Through an examination of historical and contemporary philosophical texts, from Western and Eastern traditions, this unit explores the nature of persons and the nature of the world as we experience it. These themes will be pursued by asking questions such as:
• Is a mind more than just a brain?
• Do we have free will?
• Is there an enduring self?
• Could the world be an illusion?
• Does science give us knowledge?
• What is time? Is time travel possible?
• What reason have we for thinking there is or is not a God?.
This unit provides an introduction to the world's oldest academic discipline and will help students to develop the rigorous thinking that is the hallmark of philosophy – a skill that is transferable to almost any walk of life. This unit complements HPH104 Introductory Philosophy: Moral and Political Philosophy, but can be taken independently of that unit.
|Unit name||Introductory Philosophy: Knowledge and Reality|
|College/School||College of Arts, Law and Education
School of Humanities
|Discipline||Philosophy and Gender Studies|
|Coordinator||Doctor James Chase|
|Available as student elective?||Yes|
|Delivered By||University of Tasmania|
|Location||Study period||Attendance options||Available to|
|Hobart||Semester 2||On-Campus||International International||Domestic Domestic|
|Launceston||Semester 2||On-Campus||Off-Campus||International International||Domestic Domestic|
- International students
- Domestic students
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|Study Period||Start date||Census date||WW date||End date|
* The Final WW Date is the final date from which you can withdraw from the unit without academic penalty, however you will still incur a financial liability (see withdrawal dates explained for more information).
Unit census dates currently displaying for 2021 are indicative and subject to change. Finalised census dates for 2021 will be available from the 1st October 2020. Note census date cutoff is 11.59pm AEST (AEDT during October to March).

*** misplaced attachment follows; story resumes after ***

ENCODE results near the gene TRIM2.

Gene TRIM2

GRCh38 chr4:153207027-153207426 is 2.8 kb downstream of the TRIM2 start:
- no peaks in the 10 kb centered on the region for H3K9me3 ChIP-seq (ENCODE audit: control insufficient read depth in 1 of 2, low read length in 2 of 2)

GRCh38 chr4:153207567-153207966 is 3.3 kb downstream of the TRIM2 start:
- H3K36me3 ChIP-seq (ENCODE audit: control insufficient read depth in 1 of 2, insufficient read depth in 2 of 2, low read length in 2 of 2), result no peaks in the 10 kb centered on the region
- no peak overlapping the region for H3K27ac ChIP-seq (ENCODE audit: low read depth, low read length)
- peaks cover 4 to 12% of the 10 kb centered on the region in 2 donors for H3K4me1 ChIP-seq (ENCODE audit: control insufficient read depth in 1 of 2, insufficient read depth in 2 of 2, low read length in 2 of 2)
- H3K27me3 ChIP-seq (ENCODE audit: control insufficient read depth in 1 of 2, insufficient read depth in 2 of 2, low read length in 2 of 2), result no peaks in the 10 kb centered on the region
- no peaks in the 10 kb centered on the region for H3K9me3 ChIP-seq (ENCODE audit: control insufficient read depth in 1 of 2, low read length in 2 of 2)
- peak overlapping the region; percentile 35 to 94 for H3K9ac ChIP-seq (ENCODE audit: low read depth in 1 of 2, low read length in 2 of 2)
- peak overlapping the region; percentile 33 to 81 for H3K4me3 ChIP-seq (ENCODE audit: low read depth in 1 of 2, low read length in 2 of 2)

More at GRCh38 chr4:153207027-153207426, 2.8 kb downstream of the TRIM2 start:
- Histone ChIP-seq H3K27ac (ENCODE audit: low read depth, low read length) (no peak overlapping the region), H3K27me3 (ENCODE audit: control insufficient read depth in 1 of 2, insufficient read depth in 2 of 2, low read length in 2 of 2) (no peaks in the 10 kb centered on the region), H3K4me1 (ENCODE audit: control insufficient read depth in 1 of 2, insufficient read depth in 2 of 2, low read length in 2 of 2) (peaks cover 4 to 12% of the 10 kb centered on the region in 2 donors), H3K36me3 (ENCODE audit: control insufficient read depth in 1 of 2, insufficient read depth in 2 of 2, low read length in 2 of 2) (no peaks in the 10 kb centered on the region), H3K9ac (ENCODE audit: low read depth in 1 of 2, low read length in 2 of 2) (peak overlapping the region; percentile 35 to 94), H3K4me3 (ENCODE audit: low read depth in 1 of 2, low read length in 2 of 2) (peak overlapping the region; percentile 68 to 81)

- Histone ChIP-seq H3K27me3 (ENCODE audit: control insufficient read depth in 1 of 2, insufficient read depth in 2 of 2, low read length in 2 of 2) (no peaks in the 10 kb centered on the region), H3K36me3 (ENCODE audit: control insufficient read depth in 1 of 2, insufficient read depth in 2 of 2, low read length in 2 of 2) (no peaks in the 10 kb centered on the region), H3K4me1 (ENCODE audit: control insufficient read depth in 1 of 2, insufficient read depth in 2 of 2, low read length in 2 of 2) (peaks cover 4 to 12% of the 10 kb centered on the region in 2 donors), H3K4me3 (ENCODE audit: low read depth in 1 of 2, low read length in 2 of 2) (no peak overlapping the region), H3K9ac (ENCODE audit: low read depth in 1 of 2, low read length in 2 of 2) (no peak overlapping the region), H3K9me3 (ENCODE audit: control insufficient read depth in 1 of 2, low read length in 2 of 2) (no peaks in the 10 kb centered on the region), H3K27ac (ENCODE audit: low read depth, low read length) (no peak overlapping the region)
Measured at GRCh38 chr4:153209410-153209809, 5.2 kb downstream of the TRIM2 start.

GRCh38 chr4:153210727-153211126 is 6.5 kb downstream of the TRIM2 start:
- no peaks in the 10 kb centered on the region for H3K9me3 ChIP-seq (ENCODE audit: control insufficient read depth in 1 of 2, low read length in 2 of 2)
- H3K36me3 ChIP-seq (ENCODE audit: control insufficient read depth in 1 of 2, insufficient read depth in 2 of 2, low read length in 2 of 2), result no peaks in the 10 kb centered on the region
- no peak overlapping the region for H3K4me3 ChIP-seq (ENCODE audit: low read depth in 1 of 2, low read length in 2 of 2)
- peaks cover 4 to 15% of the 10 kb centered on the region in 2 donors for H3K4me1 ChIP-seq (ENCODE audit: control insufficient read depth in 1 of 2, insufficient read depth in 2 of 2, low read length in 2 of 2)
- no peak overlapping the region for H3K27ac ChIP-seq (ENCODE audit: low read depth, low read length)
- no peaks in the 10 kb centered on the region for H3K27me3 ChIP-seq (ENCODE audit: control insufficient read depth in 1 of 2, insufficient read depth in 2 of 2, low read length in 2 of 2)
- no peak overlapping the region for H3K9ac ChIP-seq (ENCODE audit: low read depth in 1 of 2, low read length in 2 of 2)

- Gain specialist and general understanding of key problems in metaphysics and epistemology.
- Engage with personal, cultural¿ and social issues in relation to philosophy from a range of philosophical traditions.
- Apply disciplinary skills of argument analysis, textual analysis and clear communication to a philosophical audience in appropriate academic style.
- Demonstrate a constructively critical attitude to belief formation, including giving and assessing reasons, seeking new evidence and forming beliefs on the best evidence available.
|Field of Education||Commencing Student Contribution 1||Grandfathered Student Contribution 1||Approved Pathway Course Student Contribution 2||Domestic Full Fee|
- Available as a Commonwealth Supported Place
- HECS-HELP is available on this unit, depending on your eligibility3
- FEE-HELP is available on this unit, depending on your eligibility4
1 Please refer here more information on student contribution amounts.
2 Information on eligibility and Approved Pathway courses can be found here
3 Please refer here for eligibility for HECS-HELP
4 Please refer here for eligibility for FEE-HELP
Please note: international students should refer to this page to get an indicative course cost.
You cannot enrol in this unit as well as the following:HPH102
|Assessment||Examination - invigilated (externally - Exams Office) (15%)|Examination - invigilated (externally - Exams Office) (35%)|Attendance (15%)|Abstract (35%)|
|Timetable||View the lecture timetable | View the full unit timetable|
Required readings will be listed in the unit outline prior to the start of classes.
|Links||Booktopia textbook finder|
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